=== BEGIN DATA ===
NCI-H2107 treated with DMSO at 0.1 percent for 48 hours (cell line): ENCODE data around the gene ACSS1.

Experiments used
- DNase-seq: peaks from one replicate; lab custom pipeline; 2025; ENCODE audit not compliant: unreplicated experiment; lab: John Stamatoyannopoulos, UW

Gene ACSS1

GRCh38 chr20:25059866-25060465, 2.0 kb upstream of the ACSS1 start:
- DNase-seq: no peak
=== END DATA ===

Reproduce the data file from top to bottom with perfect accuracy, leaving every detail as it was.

NCI-H2107 treated with DMSO at 0.1 percent for 48 hours (cell line): ENCODE data around the gene ACSS1.

Experiments used
- DNase-seq: peaks from one replicate; lab custom pipeline; 2025; ENCODE audit not compliant: unreplicated experiment; lab: John Stamatoyannopoulos, UW

Gene ACSS1

GRCh38 chr20:25059866-25060465, 2.0 kb upstream of the ACSS1 start:
- DNase-seq: no peak